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Book Review: Bringing Down the House

June 18th, 2007 | 1 min read

By Matthew Lee Anderson

How did six MIT students beat Vegas (and a number of other casinos) at Blackjack?

Bringing Down the House, the bestseller from Ben Mezrich, provides the fascinating details about a group of MIT students (lead by a former professor) who perfected the art of counting cards and took Vegas for millions. While most card counters work solo, this group worked as a team, which allowed them not only to escape detection, but also increase profits. By having team members watch tables until they were "hot," the team was able to send in players to bet big money only when the cards were in their favor.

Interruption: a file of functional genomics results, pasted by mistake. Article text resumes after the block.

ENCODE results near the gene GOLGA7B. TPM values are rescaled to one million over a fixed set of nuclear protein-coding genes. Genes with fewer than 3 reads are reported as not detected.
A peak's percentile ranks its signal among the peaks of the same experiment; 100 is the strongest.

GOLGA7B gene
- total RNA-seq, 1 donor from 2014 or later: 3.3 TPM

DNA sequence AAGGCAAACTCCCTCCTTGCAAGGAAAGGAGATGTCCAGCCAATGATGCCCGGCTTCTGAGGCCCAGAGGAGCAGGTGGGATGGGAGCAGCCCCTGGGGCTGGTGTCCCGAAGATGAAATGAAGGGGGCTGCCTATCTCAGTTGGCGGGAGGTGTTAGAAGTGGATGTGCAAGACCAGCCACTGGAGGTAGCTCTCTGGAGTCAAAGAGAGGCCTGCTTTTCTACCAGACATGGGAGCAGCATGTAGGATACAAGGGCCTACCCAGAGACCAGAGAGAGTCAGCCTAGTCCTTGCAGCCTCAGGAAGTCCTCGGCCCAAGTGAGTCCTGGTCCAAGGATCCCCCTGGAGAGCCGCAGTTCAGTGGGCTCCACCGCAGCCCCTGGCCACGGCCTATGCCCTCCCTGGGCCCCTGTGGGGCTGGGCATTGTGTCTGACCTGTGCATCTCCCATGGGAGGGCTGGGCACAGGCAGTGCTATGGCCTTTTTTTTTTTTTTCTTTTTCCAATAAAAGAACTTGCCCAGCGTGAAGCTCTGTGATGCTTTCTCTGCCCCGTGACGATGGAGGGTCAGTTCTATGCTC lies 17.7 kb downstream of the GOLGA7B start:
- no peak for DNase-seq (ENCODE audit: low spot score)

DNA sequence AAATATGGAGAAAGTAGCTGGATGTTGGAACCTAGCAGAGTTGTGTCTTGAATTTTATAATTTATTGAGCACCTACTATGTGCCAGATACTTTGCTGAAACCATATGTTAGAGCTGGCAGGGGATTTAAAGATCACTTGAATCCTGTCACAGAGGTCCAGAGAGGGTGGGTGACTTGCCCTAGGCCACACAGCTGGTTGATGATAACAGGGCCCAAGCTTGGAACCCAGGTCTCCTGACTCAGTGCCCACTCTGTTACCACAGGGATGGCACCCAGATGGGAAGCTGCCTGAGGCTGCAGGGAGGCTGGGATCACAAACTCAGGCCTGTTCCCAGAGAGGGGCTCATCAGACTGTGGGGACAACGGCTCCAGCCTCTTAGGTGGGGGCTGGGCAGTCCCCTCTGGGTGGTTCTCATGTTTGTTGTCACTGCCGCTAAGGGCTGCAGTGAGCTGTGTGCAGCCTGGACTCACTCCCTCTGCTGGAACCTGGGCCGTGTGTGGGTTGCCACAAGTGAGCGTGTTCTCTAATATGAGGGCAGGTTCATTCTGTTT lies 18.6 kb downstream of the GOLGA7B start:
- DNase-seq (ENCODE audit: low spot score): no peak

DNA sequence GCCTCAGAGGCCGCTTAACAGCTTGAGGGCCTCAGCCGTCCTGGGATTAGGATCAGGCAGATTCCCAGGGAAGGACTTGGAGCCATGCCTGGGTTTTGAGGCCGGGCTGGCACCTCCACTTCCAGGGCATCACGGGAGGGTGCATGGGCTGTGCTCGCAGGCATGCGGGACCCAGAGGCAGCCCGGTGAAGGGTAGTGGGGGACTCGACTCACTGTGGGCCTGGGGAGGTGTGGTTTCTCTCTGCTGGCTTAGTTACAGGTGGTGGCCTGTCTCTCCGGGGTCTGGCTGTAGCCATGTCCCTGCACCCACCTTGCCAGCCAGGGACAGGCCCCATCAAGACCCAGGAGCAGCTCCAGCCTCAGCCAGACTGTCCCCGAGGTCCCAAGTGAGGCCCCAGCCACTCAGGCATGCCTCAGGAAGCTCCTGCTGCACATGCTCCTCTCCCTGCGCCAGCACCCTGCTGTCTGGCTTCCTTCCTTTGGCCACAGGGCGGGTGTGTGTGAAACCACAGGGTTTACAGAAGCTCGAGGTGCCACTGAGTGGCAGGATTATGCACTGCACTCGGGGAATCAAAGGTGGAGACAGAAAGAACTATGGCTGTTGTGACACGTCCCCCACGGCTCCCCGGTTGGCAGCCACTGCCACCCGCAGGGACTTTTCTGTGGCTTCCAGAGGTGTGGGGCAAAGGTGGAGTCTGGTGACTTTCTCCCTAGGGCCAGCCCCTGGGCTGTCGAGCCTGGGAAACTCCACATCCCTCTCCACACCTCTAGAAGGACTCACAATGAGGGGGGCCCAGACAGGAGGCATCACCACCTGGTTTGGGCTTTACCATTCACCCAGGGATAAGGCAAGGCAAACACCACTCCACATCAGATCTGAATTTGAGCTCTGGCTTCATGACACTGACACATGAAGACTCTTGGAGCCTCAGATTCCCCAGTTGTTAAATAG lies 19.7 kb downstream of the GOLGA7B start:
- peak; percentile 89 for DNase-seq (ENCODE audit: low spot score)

While perfectly legal (in the United States, at least), counting cards proves dangerous for these MIT whiz-kids. While beating Vegas can be done, Vegas makes sure it won't last long.

Mezrich's account is detailed, even if his narrative at points is less streamlined than I might like. But what he lacks in style he accounts for in content--the story is always engaging and at points gripping. He is fortunate enough to be working with a story that is so compelling that it makes up for his shortcomings as an author (which, to be fair, are not many). In all, Bringing Down the House is perfect airport reading--interesting, easy, and enjoyable.

Matthew Lee Anderson

Matthew Lee Anderson is the Founder and Lead Writer of Mere Orthodoxy. He is the author of Earthen Vessels: Why Our Bodies Matter to our Faith and The End of Our Exploring: A Book about Questioning and the Confidence of Faith. Follow him on Twitter or on Facebook.